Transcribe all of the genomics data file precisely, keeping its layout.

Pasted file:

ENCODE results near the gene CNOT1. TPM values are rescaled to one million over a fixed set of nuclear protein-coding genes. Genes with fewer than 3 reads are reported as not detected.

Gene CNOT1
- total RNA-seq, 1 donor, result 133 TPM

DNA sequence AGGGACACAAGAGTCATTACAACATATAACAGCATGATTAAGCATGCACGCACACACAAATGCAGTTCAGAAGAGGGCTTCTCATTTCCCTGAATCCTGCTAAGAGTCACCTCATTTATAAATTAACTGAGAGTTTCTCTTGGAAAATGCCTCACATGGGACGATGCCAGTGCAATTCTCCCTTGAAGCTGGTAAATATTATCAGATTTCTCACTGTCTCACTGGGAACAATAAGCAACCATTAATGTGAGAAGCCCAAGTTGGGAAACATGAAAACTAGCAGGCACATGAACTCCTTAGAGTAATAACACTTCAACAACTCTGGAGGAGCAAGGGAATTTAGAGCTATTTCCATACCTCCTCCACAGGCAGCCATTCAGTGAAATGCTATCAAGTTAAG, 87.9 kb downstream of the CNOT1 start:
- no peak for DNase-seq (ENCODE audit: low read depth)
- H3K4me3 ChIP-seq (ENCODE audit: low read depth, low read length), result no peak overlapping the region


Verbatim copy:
ENCODE results near the gene CNOT1. TPM values are rescaled to one million over a fixed set of nuclear protein-coding genes. Genes with fewer than 3 reads are reported as not detected.

Gene CNOT1
- total RNA-seq, 1 donor, result 133 TPM

DNA sequence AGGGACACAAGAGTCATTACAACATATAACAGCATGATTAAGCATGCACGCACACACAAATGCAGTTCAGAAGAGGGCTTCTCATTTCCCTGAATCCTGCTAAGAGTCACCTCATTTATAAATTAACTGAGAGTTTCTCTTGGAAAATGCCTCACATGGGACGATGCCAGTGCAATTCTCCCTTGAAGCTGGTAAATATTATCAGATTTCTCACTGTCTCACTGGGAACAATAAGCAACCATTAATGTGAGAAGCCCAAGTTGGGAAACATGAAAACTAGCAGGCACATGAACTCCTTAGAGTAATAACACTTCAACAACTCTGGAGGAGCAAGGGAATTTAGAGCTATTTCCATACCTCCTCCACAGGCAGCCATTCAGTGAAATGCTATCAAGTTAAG, 87.9 kb downstream of the CNOT1 start:
- no peak for DNase-seq (ENCODE audit: low read depth)
- H3K4me3 ChIP-seq (ENCODE audit: low read depth, low read length), result no peak overlapping the region